Mother On A Mission To Stop Birth Defects
The most important instruction you never heard at the OBGYN’s office: A pregnant woman should not kiss a toddler on the mouth. It’s a quiet fact that Lisa Saunders is trying to shout to the world. “When Elizabeth was born, she had a very small head,” remembers this Mystic mom who had another young daughter and ran a licensed daycare. “The moment I saw her, I knew something was wrong.” The baby’s severely damaged brain was a result of congenital CMV, cytomegalovirus, which passes from a woman to a fetus through the placenta. Now, this writer and passionate advocate for awareness, is asking legislators to make Connecticut the second state in the nation, after Utah, to require public education and testing of CMV.
“It’s beyond words, really, to have that kind of shock when you’re all excited,” says Saunders, who was seriously depressed and distraught after the birth. “All I could think about was her diagnosis, her prognosis….but, I gradually started seeing her and I just fell in love with her.” Saunders always wonders if warnings and knowledge about this virus would’ve changed her daughter’s path.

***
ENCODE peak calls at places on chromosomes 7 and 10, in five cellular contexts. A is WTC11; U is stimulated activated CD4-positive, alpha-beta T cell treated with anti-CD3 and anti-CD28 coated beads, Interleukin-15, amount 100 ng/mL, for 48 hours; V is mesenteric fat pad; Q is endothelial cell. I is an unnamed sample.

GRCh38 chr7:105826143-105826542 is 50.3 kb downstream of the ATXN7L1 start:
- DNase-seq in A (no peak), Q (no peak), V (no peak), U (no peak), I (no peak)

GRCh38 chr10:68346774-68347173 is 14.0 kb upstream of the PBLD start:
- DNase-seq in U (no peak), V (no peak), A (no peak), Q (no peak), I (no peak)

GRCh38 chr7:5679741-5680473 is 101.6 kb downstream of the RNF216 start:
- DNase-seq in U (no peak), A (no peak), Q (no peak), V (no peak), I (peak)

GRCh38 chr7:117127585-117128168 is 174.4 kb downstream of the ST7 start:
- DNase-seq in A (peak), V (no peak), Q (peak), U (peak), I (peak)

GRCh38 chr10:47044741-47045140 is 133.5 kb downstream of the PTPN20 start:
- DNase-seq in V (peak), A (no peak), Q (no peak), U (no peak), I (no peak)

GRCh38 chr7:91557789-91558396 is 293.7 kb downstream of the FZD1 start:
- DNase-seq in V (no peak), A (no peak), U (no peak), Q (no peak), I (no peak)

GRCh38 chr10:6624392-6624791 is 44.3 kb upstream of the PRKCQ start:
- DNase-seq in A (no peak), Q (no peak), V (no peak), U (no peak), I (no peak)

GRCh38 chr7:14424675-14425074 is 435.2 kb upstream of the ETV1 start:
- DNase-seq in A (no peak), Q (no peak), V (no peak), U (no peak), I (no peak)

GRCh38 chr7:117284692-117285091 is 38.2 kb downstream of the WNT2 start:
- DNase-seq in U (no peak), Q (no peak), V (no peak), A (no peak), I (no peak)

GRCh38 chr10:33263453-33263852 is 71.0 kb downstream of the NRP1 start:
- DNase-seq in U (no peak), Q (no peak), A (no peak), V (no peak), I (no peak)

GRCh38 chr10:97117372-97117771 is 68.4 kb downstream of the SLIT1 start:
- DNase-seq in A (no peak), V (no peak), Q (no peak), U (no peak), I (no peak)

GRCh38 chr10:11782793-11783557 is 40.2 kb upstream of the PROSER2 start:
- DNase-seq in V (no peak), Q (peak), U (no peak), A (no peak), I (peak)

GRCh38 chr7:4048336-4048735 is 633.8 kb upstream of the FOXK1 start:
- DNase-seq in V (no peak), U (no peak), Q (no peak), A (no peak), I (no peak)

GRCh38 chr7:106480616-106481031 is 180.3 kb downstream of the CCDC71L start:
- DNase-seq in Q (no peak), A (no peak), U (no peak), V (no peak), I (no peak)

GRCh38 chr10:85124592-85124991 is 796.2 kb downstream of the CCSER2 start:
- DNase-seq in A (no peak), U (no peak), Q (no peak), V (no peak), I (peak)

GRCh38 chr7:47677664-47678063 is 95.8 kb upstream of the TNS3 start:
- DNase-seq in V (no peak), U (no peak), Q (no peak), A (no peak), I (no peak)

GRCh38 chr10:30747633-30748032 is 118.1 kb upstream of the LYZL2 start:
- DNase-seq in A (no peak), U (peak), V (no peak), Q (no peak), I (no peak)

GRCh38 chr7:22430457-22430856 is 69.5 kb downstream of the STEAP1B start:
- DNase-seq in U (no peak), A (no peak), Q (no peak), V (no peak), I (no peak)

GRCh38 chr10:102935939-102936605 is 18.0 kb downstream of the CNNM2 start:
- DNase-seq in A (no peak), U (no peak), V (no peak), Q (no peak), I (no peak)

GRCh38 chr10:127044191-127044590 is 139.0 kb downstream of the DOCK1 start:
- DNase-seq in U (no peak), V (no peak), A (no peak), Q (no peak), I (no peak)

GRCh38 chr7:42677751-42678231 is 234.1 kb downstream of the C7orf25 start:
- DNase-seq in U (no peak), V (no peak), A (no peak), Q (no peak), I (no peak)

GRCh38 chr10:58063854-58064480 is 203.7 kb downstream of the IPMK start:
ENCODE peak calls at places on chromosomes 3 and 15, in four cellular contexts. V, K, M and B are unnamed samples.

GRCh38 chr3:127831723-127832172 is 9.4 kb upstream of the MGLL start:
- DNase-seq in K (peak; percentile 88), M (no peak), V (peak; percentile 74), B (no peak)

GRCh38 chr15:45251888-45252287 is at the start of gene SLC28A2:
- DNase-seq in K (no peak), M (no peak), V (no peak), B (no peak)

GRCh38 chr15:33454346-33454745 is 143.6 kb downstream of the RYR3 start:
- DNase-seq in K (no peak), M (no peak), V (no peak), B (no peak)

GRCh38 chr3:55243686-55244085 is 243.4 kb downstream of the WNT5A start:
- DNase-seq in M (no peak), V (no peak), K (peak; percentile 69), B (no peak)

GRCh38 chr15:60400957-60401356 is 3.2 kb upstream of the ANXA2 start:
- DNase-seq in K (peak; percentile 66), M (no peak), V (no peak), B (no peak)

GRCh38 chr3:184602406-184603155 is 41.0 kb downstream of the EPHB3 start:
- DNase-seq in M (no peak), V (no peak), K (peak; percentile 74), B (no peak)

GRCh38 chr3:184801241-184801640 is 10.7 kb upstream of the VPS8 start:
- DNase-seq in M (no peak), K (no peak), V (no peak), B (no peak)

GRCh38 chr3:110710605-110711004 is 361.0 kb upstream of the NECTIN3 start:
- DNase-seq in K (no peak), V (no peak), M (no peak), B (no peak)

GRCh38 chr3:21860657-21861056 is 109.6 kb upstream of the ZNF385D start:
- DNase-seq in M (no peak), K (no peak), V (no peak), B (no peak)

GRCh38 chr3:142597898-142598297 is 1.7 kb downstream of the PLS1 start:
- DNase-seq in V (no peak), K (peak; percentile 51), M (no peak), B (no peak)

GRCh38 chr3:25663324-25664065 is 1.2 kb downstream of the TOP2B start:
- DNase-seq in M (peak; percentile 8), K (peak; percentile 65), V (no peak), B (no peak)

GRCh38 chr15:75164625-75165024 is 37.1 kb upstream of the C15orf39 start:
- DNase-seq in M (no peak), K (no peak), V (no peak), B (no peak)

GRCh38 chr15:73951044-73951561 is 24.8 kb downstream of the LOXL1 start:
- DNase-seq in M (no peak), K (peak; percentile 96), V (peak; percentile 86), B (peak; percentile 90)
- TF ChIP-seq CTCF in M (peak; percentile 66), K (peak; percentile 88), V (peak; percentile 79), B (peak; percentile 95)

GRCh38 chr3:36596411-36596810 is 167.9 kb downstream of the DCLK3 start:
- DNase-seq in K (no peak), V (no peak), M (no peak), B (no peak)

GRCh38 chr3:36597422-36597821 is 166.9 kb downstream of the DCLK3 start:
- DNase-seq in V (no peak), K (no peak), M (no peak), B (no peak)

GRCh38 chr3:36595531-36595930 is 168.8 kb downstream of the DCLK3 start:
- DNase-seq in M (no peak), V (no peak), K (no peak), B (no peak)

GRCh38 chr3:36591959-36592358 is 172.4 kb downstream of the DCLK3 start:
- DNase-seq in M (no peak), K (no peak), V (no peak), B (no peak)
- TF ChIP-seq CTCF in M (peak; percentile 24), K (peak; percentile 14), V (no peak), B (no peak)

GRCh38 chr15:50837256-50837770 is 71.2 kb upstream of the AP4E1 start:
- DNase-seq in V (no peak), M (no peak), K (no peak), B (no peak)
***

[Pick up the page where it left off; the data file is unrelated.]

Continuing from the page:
“The interventions are simple,” explains Dr. Brenda Balch, a pediatrician with a specialty in hearing loss prevention. “When you’re pregnant, it’s 9 months of being more cautious in regards to the spread of disease.” For adults and children, CMV is a common virus transmitted by person to person contact, causing mild, flu-like symptoms.